In a country where children have been told not to eat food from a Dalit cook and people tie “caste strings” on their wrists as identification marks, a few schools in Punjab are trying to bridge the “gap”.
Just 3 kms from the India-Pakistan border in Fazilka district is the government primary school of Pacca Chishti. Here, Paramjeet Kaur, a Dalit woman who cooks the school’s mid-day meals, tied a raakhi on the wrist of head teacher Manoj Kumar.
“I don’t have a brother. My school is my family. Kumar sir is like a brother to me,” said Kaur.
The school has students from the Rai Sikh community studying along with upper caste students including from the Jat Sikh community. Their mid-day meals are all cooked by Dalits.
“There has not been a single instance where our three cooks- Bachno Bai, Gurmeet Kaur and Paramjeet Kaur- faced any problem. Children lovingly call them aunty ji and we teach them how to respect elders who cook food for them,” said Manoj.
It helps that the children of Gurmeet Kaur also study in the same school. “All teachers, cooks and children eat same food in lunch prepared by our cooks. On Diwali and Lohri, we give gifts to them and they have full right to speak in the matters of school if they have any opinion,” said Manoj.
“Being from extremely poor families, we sometimes need money for medicines or clothes. We get only Rs 1,200 as monthly salary. Then teachers give us money from their own pockets. They have never said no,” said Bachno Bai.
Less than a kilometre from the Indo-Pak border is Dona Nanaka village. Head teacher Lovejeet Grewal of Government Primary School, Dona Nanaka was honoured by Punjab education minister on Teachers’ Day last year for developing this school.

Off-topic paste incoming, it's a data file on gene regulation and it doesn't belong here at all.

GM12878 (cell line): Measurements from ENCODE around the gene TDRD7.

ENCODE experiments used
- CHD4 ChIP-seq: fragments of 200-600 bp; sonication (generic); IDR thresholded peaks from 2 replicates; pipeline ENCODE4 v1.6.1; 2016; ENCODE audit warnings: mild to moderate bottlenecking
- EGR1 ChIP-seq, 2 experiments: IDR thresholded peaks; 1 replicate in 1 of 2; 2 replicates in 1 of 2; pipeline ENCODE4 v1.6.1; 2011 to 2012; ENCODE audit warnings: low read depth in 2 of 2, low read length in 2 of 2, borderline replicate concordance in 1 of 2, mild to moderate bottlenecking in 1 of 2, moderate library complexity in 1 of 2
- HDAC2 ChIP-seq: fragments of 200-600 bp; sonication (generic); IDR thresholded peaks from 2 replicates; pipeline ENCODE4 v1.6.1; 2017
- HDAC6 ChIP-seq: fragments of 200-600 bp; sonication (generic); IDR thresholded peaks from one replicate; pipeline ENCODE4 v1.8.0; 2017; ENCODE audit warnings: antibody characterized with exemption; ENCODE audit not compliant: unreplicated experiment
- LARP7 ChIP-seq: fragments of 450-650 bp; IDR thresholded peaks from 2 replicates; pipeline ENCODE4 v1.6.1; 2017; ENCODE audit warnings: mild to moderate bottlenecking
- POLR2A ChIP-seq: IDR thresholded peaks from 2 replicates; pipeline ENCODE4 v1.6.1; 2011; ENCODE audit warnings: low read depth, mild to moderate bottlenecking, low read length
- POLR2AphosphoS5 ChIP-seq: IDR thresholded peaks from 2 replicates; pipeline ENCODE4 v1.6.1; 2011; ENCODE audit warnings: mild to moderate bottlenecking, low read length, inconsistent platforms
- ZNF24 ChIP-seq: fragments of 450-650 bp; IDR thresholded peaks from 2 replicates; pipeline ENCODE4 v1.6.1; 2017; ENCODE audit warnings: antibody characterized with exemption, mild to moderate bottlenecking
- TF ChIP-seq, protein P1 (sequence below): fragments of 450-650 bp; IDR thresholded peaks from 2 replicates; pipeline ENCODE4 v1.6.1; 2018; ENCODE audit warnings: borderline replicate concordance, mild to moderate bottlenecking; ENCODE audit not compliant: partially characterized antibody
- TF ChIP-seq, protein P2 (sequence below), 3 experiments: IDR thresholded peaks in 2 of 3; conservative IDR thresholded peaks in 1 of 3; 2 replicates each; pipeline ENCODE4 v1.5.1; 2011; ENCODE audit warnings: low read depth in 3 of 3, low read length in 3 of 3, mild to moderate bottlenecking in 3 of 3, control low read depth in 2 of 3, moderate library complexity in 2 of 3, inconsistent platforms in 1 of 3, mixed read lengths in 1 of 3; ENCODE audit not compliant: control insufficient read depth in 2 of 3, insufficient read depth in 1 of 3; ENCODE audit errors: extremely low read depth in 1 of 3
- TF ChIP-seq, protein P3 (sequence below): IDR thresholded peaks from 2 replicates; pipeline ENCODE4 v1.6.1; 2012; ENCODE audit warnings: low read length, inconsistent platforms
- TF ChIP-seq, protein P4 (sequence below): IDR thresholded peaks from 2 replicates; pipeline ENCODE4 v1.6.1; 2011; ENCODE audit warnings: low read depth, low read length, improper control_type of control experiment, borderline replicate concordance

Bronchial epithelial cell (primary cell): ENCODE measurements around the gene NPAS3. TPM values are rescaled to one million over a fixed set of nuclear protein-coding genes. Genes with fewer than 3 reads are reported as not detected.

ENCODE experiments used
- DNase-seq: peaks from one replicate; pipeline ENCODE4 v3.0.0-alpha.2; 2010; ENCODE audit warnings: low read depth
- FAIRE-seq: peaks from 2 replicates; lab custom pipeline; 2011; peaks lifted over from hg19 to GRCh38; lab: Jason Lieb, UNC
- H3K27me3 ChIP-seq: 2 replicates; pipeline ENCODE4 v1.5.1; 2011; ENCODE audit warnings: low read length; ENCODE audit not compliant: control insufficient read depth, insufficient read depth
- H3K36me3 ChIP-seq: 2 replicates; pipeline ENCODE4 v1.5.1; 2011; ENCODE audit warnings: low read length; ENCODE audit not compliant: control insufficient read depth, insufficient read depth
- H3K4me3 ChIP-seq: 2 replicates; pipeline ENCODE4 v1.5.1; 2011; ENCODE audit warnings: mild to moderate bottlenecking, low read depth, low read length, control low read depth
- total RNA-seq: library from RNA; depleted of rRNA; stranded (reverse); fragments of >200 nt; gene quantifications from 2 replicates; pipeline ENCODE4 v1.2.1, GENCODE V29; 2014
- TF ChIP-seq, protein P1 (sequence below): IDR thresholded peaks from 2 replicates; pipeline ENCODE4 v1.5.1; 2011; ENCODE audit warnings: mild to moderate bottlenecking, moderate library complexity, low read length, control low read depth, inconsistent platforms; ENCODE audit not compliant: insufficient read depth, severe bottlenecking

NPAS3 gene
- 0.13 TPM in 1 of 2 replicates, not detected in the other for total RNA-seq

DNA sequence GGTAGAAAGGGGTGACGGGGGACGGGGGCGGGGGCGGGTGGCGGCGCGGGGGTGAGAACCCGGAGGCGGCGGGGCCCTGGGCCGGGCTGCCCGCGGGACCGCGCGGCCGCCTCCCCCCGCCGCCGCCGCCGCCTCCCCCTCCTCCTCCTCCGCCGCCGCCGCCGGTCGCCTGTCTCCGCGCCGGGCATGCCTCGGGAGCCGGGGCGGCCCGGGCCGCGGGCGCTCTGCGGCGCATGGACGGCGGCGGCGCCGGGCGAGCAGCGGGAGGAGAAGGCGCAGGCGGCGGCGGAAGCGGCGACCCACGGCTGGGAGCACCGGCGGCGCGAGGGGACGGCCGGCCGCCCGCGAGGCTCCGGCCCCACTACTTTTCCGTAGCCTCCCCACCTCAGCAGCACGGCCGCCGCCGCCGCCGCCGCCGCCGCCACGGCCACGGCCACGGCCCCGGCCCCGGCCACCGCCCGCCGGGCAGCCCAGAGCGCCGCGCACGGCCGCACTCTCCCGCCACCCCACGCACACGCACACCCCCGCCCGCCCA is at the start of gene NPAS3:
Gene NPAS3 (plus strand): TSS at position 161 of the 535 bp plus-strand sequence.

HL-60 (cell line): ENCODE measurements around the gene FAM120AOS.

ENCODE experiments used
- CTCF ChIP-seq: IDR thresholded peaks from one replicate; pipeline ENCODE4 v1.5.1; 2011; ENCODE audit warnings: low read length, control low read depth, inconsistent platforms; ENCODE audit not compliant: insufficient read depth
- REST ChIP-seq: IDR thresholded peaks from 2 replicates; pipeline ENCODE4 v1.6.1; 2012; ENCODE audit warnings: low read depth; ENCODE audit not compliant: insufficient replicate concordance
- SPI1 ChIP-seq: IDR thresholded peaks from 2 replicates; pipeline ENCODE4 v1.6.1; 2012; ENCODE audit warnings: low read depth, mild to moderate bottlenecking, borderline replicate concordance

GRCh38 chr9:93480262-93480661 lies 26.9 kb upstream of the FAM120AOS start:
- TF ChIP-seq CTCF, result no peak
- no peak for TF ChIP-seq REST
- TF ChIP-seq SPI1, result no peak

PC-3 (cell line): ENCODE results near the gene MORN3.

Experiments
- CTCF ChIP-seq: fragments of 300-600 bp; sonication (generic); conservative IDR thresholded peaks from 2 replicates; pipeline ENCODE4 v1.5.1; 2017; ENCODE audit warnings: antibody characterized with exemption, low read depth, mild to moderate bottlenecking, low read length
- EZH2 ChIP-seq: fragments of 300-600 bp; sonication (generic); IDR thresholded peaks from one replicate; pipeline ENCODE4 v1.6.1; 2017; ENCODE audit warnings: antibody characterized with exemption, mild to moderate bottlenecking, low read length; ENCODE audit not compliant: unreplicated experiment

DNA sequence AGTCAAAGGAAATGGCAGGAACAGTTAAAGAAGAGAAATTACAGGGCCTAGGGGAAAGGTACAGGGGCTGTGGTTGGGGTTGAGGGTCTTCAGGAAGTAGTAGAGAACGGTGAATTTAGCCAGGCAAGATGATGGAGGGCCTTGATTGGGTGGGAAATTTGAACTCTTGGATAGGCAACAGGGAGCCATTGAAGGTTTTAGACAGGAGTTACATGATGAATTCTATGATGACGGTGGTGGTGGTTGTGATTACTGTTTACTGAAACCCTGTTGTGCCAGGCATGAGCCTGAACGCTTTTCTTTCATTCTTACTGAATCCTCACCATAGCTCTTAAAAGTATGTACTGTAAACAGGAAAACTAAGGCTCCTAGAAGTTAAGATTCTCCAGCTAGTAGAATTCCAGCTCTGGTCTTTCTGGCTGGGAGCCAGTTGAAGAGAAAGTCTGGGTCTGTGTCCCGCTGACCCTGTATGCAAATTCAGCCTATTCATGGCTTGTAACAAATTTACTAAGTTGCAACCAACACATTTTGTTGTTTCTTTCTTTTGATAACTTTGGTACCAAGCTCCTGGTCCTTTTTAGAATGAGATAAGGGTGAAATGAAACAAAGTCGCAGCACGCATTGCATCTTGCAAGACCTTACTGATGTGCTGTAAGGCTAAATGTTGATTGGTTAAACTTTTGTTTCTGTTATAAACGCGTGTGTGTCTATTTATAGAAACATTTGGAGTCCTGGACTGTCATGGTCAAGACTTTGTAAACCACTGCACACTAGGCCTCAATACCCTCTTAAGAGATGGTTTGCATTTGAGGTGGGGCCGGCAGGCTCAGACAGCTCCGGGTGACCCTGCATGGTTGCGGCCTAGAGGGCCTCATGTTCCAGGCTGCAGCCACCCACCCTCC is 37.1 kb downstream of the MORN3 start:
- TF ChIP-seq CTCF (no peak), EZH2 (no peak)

Grewal said that untouchability was never allowed to enter his school premises. Two of the four Dalit cooks in the school are part of the school management committee.
Speaking to The Indian Express, Veero Bai and Soma Bai, who are members of the committee as well as mid-day meal cooks said, “Caste or creed has never entered our school. All the students are like our own children. The quality of food is checked by teachers before we serve it to children. Whenever some important decision has to be taken, we are asked for suggestions. There is nothing more that we need than respect.”
In Mansa district of Punjab, where literacy is the lowest in the state (Census 2011), Ralli village has set an example in how people from marginalised community should be treated.
There are 206 students in this school and an almost equal number of Dalit and upper caste students. The school has a tradition of calling its three Dalit mid-day meal cooks on stage during school functions when students are honoured for academic and co-curricular activities.
Amarjeet Singh Chahal, the head teacher of the school, says that it is a way to thank the people who cook food for children.
“Our cooks stand with the village sarpanch and other dignitaries when the students are honoured on stage. Also, we have taught children to thank them every day for their service. Neither students nor cooks have ever mentioned what their caste is or from which community they are. They are part of our school family. With pay as low as Rs 1,200, they can easily get better-paying jobs but it is because of the personal relationship that they have developed with the school that they continue here.”
“We never heard of any school which calls its cooks or sweepers on stage when kids are honoured. None of the students misbehaved with us ever,” said Melo Kaur, who cooks for the school.
The cooks in these schools not only prepare food but also help in new admissions.
“They know the villagers well. Whenever they come to know of a child ready for schooling, they inform us and we take them along to convince the parents to send their child to school,” said Grewal.